Which Length of Rifle Is Best for You?
When looking for an AR 15 for sale, you will likely run into three types of rifles. The first is rifle-length, followed by the carbine, and finally the short-barreled rifle (SBR). Each has its differences from the others, along with unique perks that might better apply to your needs. Here is what you need to know about these three rifle lengths and the benefits associated with each one.
A rifle-length rifle generally has a barrel longer than 20 inches. Depending on many factors, including the type of round and how much powder it has, longer, heavier barrels tend to make for more accurate rifles. This is, in part, thanks to a higher velocity. Some rounds require a longer barrel to burn off the powder and, depending on the barrel twist, give it more time to spin, making it more accurate at long distances.
If, for example, you are getting a DPMS AR 15 for competition, you are likely going to look at a rifle between 24 and 30 inches in length, as you will need to be accurate at ranges up to 1,200 yards. However, if you use it for hunting and add a suppressor, you likely will not want a barrel longer than 24 inches. The distinct disadvantage is that longer barrels can be harder to move when tracking a moving target.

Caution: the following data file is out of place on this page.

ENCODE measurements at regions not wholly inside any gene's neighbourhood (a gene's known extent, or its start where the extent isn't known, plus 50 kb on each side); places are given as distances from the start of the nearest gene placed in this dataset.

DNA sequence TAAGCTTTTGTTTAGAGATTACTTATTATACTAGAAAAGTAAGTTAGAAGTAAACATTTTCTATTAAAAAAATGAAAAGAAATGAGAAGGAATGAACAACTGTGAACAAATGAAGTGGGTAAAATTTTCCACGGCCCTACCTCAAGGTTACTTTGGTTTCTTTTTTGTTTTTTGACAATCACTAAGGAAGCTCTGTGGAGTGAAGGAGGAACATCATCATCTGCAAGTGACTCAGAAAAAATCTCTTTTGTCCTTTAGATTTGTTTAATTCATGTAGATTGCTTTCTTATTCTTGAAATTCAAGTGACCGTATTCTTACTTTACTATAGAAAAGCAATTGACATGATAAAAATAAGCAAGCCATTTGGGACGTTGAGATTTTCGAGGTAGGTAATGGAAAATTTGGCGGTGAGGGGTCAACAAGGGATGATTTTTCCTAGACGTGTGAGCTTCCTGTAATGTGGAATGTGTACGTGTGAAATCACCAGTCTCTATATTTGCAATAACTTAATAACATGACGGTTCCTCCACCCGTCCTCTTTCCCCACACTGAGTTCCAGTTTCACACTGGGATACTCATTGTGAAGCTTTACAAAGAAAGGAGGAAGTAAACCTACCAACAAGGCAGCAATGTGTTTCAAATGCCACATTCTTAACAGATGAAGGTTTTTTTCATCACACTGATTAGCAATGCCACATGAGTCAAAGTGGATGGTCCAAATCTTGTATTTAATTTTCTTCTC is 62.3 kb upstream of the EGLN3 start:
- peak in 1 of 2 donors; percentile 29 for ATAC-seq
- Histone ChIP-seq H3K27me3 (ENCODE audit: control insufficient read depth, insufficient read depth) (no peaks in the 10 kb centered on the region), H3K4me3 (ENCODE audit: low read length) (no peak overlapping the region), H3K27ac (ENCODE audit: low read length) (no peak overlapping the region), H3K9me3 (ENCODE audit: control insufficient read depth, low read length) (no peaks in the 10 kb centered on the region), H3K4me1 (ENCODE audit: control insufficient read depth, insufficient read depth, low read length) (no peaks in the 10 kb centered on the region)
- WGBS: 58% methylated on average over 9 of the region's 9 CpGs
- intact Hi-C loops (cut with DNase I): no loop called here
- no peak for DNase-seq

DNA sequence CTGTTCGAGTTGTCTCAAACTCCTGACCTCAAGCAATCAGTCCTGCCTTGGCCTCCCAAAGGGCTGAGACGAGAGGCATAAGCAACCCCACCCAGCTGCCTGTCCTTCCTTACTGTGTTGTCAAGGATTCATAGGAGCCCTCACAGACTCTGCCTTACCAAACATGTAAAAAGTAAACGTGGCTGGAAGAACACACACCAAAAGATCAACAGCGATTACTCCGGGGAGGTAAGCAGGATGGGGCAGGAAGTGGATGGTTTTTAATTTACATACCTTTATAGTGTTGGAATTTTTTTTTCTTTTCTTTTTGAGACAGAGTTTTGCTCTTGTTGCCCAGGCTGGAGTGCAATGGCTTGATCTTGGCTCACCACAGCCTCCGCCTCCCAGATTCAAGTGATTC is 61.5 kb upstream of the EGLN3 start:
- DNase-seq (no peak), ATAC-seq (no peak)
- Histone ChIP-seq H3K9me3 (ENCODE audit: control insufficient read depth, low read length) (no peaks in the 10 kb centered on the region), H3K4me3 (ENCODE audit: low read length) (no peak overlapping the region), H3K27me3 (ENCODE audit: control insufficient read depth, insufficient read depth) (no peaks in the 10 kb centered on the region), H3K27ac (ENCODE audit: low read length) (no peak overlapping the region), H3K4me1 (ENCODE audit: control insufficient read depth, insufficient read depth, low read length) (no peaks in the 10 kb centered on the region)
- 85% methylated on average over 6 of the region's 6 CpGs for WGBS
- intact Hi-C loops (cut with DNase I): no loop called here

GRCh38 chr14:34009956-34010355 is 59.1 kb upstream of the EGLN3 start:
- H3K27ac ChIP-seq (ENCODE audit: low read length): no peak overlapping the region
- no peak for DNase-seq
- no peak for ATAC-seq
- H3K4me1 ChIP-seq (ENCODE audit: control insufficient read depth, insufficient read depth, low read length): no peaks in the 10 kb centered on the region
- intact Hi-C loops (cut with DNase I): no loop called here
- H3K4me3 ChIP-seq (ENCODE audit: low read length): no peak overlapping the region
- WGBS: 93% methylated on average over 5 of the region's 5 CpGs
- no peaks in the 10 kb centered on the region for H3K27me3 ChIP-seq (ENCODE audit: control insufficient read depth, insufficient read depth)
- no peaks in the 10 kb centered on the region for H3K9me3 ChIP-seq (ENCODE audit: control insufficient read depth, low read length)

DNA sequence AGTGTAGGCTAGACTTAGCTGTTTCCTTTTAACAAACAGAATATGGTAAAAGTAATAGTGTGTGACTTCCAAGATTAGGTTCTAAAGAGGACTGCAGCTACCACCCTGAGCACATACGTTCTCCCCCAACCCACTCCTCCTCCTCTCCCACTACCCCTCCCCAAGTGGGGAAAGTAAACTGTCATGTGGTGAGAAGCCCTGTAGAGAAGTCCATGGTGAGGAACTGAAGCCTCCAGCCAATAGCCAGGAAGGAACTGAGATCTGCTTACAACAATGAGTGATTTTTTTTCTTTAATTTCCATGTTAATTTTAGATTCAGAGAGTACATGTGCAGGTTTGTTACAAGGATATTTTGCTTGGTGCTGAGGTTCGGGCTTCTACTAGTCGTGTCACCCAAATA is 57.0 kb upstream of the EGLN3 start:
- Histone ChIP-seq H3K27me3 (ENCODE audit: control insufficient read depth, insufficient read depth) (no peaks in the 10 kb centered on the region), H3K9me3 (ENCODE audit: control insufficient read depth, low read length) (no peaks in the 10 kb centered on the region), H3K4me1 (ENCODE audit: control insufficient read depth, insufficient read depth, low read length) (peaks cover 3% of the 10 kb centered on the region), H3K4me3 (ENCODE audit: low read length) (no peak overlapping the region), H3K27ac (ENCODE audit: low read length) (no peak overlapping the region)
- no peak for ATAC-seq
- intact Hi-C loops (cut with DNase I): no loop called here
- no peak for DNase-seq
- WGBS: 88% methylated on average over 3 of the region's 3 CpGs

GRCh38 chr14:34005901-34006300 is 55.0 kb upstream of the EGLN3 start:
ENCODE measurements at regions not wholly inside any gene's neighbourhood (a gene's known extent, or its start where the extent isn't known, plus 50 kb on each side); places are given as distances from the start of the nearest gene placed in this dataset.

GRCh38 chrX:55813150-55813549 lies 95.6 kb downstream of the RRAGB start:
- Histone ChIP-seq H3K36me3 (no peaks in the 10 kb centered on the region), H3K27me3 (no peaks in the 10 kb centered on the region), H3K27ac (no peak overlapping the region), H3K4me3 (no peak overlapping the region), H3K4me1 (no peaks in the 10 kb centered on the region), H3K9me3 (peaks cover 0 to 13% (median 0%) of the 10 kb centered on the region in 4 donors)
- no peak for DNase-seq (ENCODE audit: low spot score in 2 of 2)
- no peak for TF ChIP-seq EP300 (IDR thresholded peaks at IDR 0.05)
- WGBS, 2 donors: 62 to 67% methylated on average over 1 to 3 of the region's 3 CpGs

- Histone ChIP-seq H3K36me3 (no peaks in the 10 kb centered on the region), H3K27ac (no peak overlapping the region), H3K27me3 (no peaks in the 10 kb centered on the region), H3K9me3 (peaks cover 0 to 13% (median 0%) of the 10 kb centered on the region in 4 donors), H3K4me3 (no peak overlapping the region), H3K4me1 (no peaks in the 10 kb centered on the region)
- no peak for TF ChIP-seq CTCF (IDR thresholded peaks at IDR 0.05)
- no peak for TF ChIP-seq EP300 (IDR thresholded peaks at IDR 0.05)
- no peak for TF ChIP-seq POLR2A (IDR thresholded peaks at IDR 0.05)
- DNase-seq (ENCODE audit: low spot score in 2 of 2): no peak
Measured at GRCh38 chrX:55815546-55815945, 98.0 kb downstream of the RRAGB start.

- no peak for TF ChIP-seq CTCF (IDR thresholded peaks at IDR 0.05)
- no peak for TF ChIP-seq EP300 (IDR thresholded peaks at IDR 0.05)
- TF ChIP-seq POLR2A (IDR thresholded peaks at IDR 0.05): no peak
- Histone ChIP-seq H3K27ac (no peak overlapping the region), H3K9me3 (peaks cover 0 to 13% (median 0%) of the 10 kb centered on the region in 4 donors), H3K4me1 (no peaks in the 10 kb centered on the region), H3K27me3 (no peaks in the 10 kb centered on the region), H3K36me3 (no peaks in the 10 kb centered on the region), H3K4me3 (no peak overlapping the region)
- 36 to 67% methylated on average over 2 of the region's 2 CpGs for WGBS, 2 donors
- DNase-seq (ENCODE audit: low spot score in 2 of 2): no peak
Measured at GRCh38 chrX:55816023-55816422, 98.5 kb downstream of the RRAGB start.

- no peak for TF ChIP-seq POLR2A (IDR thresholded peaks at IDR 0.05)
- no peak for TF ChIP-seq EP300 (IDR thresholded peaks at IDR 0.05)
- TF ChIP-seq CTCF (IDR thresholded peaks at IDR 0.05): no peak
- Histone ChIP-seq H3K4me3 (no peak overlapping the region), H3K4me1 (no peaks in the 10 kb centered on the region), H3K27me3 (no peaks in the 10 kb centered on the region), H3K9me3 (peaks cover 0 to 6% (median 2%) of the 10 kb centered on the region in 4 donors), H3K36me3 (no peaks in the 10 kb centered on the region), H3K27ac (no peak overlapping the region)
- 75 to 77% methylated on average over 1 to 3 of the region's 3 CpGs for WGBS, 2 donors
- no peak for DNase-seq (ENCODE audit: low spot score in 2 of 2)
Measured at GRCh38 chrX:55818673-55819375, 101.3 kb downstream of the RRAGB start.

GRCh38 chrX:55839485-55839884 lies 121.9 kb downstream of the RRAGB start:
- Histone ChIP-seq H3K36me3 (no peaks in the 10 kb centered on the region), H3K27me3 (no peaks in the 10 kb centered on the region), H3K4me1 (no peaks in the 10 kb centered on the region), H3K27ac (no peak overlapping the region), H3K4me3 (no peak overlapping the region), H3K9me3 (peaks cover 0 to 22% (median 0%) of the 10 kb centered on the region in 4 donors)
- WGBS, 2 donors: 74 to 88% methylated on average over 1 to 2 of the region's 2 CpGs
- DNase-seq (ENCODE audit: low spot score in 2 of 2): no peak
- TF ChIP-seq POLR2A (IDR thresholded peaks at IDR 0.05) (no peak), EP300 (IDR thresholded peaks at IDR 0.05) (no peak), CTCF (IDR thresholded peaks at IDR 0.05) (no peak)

Jack of All Trades: The Carbine Rifle
A carbine-length barrel is between 10 and 18 inches. It splits the difference between the pros and cons of the rifle-length barrel and an SBR. Carbine-length rifles do not take larger cartridges well as they tend to be very loud, even with ear protection. However, it is still accurate and easier to swing around while hunting compared to a rifle-length gun.
A Ruger Mini 30, for example, has a 16-inch barrel. It is perfect for hunting deer in the woods without the rifle getting caught on trees. It is maneuverable, accurate for hunting purposes, and not terribly heavy. Essentially, a carbine is a jack of all trades, trading some accuracy for better handling and weight reduction.
The SBR is a popular option among AR 15 enthusiasts. An SBR has a barrel length under 16 inches, which means it is regulated under the National Firearms Act, or NFA. This is the same law that regulates short-barreled rifles, suppressors, destructive devices, machine guns, and the like. Because it is short, it is very easy to maneuver, which can be a significant advantage in competitions. It is also lighter than the other types of rifles. It is not uncommon to see an SBR with a suppressor, which requires two different applications to the ATF and chambered in 300 Blackout. This makes for a quiet gun that is great for hunting.
However, it does come with disadvantages. The biggest is lost velocity in most calibers, losing terminal ballistics potential at longer ranges. With many calibers, they are also very loud, and the muzzle flash can be bright and blinding. You also have to fill out a Form 1 or 4, pay a $200 tax stamp, and wait for the ATF to authorize it, which could take months. But once you get over the legal hurdles, you might find this type of gun to be your favorite.
Find all types of rifles from carbines to SBR that are for sale or auction at www.gunbroker.com.
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